As Virginia Woolf told us, objects can hold emotions and they can hold history, they can hold an ideology, they can hold a lot. So, Saul is asked to bring a humble tin of pineapple to the GDR. Because he’s a careless man, a man who doesn’t really think about others, he forgets it. So that tin of pineapple really begins to embody the fact that he forgot it. It’s the act of forgetting more than the pineapple literally.

I always think very cinematically when I write. I have to see my characters. How they open their eyes, close their eyes, stand up, how they walk, how they breathe. Maybe because of my theater training. I started off as a playwright.

What are some of your favorite ways to communicate besides words?

Walking arm in arm with someone on a Sunday.

How do you typically begin to work on a story or a novel or a play, or whatever it is that you’re working on?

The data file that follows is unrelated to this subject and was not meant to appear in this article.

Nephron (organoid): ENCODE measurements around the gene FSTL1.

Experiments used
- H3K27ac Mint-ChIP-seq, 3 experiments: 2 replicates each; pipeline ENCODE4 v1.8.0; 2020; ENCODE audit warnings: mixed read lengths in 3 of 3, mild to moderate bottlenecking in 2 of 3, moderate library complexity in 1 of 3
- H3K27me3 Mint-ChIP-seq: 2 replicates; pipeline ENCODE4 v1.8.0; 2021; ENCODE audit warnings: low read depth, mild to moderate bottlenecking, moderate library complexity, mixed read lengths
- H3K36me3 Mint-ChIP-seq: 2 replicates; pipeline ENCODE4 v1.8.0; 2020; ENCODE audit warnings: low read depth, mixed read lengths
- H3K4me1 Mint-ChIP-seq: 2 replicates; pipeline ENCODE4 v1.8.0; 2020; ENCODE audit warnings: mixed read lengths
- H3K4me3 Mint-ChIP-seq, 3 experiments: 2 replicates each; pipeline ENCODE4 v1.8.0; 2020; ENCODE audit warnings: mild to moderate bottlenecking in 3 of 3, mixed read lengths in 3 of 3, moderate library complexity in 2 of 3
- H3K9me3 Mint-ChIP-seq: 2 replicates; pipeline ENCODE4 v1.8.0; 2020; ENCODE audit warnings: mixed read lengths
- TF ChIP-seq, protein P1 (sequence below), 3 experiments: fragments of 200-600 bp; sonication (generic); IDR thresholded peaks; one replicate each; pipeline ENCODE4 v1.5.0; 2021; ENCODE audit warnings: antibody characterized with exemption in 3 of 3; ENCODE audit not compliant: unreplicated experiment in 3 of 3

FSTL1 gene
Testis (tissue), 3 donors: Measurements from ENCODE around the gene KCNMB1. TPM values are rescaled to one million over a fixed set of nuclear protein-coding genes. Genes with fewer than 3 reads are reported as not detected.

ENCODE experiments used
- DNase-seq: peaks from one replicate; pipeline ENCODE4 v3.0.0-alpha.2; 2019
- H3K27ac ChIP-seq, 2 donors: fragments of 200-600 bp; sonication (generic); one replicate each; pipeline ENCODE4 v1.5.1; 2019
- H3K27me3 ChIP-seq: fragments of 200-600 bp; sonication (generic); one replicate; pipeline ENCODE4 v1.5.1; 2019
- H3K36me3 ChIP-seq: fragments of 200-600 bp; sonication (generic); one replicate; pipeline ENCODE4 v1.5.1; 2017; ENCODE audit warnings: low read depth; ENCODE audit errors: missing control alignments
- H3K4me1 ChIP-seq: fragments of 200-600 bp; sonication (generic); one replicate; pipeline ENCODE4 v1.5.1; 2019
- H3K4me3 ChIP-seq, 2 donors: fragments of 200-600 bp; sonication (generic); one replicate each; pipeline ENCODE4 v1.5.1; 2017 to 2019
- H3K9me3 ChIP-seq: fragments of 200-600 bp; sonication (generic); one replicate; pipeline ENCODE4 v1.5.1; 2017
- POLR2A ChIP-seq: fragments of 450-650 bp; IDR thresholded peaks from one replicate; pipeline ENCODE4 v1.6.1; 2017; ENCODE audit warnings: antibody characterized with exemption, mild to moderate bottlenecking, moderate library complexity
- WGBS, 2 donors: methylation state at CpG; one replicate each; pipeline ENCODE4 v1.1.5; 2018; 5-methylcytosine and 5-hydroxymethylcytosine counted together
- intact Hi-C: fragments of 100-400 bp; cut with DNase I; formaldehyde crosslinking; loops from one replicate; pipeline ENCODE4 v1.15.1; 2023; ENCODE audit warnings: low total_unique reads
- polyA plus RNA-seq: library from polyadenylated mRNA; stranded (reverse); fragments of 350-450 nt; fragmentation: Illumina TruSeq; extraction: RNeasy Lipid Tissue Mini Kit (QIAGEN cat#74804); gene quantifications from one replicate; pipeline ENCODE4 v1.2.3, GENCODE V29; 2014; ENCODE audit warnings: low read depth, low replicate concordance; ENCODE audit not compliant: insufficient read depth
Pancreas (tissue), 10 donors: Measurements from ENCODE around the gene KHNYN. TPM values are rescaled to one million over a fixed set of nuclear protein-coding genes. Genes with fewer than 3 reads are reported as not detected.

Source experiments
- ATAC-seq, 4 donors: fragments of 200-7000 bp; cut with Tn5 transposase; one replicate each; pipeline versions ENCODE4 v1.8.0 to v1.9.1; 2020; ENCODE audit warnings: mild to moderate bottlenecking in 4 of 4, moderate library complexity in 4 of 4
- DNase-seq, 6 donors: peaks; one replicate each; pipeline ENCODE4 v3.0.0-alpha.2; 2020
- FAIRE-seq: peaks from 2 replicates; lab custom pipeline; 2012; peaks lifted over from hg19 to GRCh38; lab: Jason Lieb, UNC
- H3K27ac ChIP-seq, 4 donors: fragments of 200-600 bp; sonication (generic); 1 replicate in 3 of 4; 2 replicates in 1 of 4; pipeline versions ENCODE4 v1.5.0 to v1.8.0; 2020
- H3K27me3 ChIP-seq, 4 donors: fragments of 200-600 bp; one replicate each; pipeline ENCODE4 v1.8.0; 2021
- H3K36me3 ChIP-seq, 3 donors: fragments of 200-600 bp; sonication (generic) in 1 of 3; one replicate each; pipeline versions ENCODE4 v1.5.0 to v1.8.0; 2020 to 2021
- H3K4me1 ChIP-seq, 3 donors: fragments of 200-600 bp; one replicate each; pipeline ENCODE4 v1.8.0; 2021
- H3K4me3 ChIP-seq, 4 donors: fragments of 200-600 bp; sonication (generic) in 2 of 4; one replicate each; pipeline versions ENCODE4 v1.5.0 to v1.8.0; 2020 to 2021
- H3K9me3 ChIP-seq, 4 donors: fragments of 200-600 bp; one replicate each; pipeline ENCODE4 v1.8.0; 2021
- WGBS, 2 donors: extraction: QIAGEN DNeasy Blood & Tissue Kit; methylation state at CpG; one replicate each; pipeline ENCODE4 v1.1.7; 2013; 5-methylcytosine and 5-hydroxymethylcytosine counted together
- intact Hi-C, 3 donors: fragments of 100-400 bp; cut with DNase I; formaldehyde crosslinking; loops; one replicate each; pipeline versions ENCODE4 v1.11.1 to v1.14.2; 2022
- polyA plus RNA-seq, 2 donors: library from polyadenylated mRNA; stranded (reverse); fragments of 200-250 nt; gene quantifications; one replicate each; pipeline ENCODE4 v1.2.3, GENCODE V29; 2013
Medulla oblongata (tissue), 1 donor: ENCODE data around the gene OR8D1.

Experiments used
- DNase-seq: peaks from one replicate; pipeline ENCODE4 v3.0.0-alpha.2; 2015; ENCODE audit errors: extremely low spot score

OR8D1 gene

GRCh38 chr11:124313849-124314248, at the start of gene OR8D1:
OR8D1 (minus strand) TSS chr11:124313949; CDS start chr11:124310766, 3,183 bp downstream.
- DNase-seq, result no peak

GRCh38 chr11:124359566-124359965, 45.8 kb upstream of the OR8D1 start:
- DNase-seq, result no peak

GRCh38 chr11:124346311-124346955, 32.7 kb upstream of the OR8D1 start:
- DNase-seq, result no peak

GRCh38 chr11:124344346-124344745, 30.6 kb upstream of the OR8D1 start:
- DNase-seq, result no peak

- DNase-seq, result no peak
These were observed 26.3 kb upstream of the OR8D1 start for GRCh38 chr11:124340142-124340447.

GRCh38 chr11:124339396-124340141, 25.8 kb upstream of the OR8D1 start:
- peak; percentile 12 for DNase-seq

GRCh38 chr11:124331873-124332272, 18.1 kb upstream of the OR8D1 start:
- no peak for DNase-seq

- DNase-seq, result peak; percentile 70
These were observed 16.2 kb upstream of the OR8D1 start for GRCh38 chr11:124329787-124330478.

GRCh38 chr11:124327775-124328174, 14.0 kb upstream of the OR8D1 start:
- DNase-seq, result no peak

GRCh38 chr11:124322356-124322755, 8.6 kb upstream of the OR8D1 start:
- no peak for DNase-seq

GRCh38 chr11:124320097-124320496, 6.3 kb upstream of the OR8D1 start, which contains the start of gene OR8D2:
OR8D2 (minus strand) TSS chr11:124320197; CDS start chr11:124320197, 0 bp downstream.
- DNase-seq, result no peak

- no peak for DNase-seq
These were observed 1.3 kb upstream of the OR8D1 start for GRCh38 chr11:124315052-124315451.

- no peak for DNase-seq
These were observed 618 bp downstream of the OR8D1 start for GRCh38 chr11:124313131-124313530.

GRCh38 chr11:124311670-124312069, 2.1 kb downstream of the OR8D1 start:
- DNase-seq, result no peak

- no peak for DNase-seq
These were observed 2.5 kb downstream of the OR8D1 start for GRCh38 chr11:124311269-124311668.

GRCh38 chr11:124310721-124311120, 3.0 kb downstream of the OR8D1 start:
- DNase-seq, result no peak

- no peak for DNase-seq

I usually have a question. There’s usually a question that I’ve asked myself, and I can’t answer. The writing is the way that I begin to find many answers to that question. On the whole, if we ask ourselves interesting questions as writers, we will have interesting answers.

What was the question for this book?

For The Man Who Saw Everything, there are so many.

What do you do when you feel creatively stuck?

I go for swim. I’m a swimmer. I like to swim every day. Swim, stretch the body. I don’t think of anything very much. I like to swim under water. It’s such a drag to come up.

How did you figure out how to make a living through your creative work?

I really had my first commercial success after 25 years of writing. So, don’t hold me up as a model. It took a while. Like every writer, I duck and dive. I did some journalism. I did some teaching. Actually, when I first left college, in London, there was a cabaret scene that was emerging, that paid quite well. Everybody who had enough training was keen to get in. Myself and a student wrote a lot of material that was a cross between poetry and monologue. With trembling hands, we used to hold these sheets of paper and begin. Then we got a little less trembly, and that really worked out for us.